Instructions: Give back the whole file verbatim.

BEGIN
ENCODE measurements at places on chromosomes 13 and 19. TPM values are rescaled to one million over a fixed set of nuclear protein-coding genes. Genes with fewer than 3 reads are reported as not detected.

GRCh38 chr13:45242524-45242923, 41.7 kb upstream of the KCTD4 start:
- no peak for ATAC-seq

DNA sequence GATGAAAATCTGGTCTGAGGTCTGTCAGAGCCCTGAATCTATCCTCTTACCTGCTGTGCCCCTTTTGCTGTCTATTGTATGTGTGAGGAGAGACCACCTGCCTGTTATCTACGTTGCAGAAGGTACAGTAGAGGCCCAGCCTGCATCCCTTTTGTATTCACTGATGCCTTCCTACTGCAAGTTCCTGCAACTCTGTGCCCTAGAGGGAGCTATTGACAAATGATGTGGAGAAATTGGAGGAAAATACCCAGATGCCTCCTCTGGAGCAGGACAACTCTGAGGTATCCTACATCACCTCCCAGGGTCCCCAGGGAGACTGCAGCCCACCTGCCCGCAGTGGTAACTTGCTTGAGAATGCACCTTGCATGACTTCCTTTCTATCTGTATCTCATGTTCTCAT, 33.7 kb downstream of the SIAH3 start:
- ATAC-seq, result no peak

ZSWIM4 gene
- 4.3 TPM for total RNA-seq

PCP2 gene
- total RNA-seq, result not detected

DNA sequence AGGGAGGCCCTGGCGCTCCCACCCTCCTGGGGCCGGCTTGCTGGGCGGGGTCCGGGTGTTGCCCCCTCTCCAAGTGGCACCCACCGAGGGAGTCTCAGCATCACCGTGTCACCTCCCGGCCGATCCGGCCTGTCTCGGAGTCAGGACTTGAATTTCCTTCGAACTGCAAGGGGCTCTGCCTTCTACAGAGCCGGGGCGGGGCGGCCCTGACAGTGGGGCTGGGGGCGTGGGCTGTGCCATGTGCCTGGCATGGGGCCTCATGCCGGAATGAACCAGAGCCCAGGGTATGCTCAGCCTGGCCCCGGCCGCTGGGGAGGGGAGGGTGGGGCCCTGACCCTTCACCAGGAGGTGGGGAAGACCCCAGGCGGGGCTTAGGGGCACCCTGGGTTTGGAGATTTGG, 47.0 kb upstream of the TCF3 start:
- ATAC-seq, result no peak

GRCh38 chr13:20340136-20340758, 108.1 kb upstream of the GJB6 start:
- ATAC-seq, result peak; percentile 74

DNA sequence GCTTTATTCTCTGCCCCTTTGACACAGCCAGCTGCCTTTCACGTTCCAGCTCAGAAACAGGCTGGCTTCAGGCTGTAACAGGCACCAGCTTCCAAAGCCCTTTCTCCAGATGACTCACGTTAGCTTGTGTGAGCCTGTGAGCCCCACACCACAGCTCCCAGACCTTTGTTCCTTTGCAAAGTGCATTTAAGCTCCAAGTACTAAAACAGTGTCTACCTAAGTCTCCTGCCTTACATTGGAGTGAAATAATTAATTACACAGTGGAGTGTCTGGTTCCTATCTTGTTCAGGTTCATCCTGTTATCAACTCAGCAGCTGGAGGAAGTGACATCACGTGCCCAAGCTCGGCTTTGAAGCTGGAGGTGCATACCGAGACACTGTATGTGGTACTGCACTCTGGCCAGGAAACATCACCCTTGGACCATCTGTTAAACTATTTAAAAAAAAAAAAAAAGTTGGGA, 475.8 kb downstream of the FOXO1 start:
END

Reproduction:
ENCODE measurements at places on chromosomes 13 and 19. TPM values are rescaled to one million over a fixed set of nuclear protein-coding genes. Genes with fewer than 3 reads are reported as not detected.

GRCh38 chr13:45242524-45242923, 41.7 kb upstream of the KCTD4 start:
- no peak for ATAC-seq

DNA sequence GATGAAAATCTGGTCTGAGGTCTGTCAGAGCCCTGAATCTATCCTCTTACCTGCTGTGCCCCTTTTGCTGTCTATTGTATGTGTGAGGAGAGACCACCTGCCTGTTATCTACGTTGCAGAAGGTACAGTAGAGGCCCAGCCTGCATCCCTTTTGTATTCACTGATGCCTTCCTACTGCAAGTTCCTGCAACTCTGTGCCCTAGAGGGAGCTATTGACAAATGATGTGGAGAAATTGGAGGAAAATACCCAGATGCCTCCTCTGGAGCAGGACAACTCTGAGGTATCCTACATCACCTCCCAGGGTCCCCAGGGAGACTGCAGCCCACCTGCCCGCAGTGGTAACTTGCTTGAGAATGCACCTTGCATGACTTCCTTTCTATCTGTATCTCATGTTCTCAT, 33.7 kb downstream of the SIAH3 start:
- ATAC-seq, result no peak

ZSWIM4 gene
- 4.3 TPM for total RNA-seq

PCP2 gene
- total RNA-seq, result not detected

DNA sequence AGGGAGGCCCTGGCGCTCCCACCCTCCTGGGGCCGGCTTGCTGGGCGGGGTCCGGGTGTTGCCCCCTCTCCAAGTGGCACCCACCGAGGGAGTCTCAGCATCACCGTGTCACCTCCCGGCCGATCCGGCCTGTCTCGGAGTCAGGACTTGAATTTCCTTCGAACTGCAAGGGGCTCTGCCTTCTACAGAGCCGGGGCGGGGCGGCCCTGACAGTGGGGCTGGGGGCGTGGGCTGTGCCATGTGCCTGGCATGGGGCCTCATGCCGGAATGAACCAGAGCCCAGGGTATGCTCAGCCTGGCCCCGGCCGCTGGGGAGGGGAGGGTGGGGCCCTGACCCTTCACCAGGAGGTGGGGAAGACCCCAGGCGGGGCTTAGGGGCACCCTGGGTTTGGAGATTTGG, 47.0 kb upstream of the TCF3 start:
- ATAC-seq, result no peak

GRCh38 chr13:20340136-20340758, 108.1 kb upstream of the GJB6 start:
- ATAC-seq, result peak; percentile 74

DNA sequence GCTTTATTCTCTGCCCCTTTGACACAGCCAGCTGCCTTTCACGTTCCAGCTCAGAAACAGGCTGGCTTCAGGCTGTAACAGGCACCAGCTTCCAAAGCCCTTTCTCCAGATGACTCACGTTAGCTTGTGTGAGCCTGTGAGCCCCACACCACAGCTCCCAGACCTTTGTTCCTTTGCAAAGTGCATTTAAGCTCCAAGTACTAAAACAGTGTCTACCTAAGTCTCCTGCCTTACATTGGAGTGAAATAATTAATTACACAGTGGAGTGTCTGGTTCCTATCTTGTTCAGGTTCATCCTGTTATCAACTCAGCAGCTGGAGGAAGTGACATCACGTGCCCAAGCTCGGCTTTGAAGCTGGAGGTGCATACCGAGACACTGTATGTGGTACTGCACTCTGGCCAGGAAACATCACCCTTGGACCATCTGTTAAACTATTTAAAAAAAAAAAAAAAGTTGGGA, 475.8 kb downstream of the FOXO1 start: